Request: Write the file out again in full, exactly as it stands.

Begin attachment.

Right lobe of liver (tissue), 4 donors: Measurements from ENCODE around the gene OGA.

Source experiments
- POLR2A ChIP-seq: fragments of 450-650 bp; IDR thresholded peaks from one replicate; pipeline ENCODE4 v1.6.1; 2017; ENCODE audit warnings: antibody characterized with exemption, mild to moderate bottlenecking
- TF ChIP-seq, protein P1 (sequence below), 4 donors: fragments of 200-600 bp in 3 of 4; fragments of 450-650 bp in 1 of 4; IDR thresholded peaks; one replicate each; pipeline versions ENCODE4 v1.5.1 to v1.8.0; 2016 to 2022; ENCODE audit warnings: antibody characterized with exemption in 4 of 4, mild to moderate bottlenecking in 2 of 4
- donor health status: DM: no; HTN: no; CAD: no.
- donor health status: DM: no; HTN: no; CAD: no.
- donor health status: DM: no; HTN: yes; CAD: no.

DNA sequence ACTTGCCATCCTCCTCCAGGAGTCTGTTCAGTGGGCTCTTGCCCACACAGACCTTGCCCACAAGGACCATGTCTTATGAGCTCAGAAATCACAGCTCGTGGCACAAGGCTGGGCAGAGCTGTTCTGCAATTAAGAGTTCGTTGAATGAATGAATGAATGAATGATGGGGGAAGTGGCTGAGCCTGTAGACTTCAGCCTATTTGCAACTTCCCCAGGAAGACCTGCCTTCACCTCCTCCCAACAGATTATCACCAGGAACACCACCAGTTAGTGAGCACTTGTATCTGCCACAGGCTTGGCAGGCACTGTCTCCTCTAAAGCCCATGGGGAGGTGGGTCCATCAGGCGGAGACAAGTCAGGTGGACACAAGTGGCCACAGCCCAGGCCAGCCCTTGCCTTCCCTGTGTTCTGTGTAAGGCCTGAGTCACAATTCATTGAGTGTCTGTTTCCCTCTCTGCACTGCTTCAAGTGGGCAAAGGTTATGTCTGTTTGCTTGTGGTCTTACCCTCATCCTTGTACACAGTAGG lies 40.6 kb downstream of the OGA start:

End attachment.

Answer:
Right lobe of liver (tissue), 4 donors: Measurements from ENCODE around the gene OGA.

Source experiments
- POLR2A ChIP-seq: fragments of 450-650 bp; IDR thresholded peaks from one replicate; pipeline ENCODE4 v1.6.1; 2017; ENCODE audit warnings: antibody characterized with exemption, mild to moderate bottlenecking
- TF ChIP-seq, protein P1 (sequence below), 4 donors: fragments of 200-600 bp in 3 of 4; fragments of 450-650 bp in 1 of 4; IDR thresholded peaks; one replicate each; pipeline versions ENCODE4 v1.5.1 to v1.8.0; 2016 to 2022; ENCODE audit warnings: antibody characterized with exemption in 4 of 4, mild to moderate bottlenecking in 2 of 4
- donor health status: DM: no; HTN: no; CAD: no.
- donor health status: DM: no; HTN: no; CAD: no.
- donor health status: DM: no; HTN: yes; CAD: no.

DNA sequence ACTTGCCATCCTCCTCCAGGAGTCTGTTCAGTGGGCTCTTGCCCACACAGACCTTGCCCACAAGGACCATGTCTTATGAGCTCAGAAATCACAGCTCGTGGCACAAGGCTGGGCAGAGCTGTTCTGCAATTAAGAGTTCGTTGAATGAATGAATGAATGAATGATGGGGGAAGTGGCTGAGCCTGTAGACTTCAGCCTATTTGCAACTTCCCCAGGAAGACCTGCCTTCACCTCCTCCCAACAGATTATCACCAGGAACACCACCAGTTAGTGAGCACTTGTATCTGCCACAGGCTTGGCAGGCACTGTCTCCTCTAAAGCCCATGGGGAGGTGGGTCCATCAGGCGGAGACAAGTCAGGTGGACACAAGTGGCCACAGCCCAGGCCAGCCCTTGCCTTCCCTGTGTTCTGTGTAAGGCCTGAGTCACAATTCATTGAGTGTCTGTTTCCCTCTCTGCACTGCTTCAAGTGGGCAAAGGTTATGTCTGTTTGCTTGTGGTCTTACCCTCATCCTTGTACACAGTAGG lies 40.6 kb downstream of the OGA start: